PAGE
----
Stilts may be the best answer when building near floodways. They can reduce the net impact on flooding compared to fill. However, they still have their drawbacks…as these pictures show. For instance, stilts, stairs and anything below a building will catch debris being washed downstream and back water up.

Debris washed downstream and caught on Balcom property
Debris washed downstream caught on stairs. Photo by Melissa Balcom.
All the trees caught in the bridge supports for the old 59 bridge reportedly formed a “dam” during Harvey that backed water up into Humble businesses. Ask Humble Mayor Merle Aaron about his feelings on the subject.
Debris caught under bridges during Harvey. Photos by David Seitzinger.
Stilts didn’t help thousands of homes on the Bolivar Peninsula during Hurricane Ike. They have to be high enough to elevate the home above the flood. More than a 100 people died on Bolivar who failed to evacuate before Ike. They thought their elevated homes would keep them safe.

Evacuation Routes Flooded

The next three pictures show one of the planned evacuation routes, Hamblen Road. As you can see, connecting Woodland Hills to Hamblen might help with normal traffic, but it would not help at all during a flood.

Hamblen Road during the Tax Day Flood of 2016. Photo by Melissa Balcom. Note height of street lights.
Hamblen Road during the Memorial Day flood of 2016. “This is when we thought things were as bad as they would ever get!” said Melissa Balcom who lives between Hamblen and the West Fork of the San Jacinto.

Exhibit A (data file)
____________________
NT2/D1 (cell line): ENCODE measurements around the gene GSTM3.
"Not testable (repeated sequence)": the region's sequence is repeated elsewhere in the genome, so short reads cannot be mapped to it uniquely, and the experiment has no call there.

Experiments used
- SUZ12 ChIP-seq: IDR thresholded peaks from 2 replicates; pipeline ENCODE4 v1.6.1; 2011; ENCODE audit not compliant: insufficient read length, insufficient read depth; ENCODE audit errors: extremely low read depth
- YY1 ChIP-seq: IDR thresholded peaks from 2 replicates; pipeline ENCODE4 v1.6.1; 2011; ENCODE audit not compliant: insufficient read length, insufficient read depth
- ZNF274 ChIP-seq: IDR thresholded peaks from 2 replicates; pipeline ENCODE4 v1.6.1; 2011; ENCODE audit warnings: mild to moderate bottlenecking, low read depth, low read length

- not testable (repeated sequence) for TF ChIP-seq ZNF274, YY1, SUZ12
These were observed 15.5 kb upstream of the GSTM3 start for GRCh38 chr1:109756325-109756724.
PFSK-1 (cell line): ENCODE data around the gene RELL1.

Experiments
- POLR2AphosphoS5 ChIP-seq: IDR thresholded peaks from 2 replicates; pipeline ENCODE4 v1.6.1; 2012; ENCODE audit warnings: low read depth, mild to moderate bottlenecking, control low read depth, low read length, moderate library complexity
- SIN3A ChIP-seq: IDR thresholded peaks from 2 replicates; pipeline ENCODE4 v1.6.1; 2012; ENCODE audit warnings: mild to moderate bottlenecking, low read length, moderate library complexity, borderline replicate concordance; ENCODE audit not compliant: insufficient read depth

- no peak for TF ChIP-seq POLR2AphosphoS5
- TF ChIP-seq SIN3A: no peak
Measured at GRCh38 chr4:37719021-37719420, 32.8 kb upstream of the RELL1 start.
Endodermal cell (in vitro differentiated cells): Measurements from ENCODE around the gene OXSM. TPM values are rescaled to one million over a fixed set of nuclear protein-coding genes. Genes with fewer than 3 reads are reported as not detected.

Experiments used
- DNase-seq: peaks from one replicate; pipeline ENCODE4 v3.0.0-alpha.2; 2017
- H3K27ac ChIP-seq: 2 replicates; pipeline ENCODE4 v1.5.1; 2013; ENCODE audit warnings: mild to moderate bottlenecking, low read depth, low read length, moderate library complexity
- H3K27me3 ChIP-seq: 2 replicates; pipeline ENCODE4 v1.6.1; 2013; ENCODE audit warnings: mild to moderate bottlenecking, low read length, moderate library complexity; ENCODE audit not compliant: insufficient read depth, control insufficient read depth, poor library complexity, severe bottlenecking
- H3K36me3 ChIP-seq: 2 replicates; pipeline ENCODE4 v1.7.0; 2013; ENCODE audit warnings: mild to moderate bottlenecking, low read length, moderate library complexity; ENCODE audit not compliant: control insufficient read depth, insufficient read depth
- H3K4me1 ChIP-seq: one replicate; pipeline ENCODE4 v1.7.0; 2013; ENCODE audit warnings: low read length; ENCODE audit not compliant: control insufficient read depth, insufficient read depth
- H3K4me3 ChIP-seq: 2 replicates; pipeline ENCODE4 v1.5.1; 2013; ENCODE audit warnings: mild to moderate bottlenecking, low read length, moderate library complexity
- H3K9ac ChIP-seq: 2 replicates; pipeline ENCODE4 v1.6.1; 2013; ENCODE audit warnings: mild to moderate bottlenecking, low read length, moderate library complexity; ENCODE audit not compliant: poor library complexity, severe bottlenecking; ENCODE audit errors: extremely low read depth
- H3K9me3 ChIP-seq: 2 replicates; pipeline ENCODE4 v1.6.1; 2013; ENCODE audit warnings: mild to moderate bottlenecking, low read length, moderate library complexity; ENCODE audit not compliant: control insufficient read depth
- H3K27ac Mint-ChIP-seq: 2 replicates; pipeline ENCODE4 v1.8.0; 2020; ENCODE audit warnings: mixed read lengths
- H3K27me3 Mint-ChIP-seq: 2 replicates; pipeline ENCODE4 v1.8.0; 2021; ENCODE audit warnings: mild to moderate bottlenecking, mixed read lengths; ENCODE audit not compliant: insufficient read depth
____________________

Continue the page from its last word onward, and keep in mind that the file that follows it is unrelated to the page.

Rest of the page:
Same area on Hamblen during Harvey. Compare street lights in the background. The brick wall on the left is completely submerged.

“The water is actually even deeper than it appears because those street lights are on a hill that lines the side of Hamblen,” said Melissa Balcom, who took these photos. “The water is so deep you can’t even see the white brick fence that lines Hamblen.  It completely covers it!  That’s one of the reasons why making Hamblen a cut through street is so ridiculous.”

Horror Movie in the Making

When I asked Mr. Haddad how he planned to evacuate 15,000 people by boat if there were ever another midnight release from the Conroe dam without warning, he said that people could shelter in place.

Imagine being in a high rise…in August, when the water comes up, the power goes out, the toilets overflow, the AC fails, the humidity hits 99%, and you can’t open the windows. That may be a Navy Seal’s idea of luxury living, but not mine. I’ll pass, thank you!

Posted by Bob Rehak on 3/24/2019

572 Days since Hurricane Harvey

They Took Questions from the Floor After All

Romerica packed the house with perhaps 800 to 1000 people. Both large rooms of the community center were standing room only. Contrary to pre-meeting guidance, the Romerica developer and his team DID take questions from the floor. The meeting lasted more than three hours.

Gabriel M. Haddad was not what I expected. He was disarming and appeared to answer questions candidly even when they were hostile. He seemed cautious and reasonable.

However, nothing I heard tonight changed my mind about the development. I had some questions answered. Some answers raised more questions. Many questions remain unanswered. And there were many contradictions and surprises. This will require sleep, food, and thorough review of my notes before I can make sense of it.

Please check back tomorrow for a rundown of the entire meeting.

Posted by Bob Rehak on March 18, 2019

566 Days since Hurricane Harvey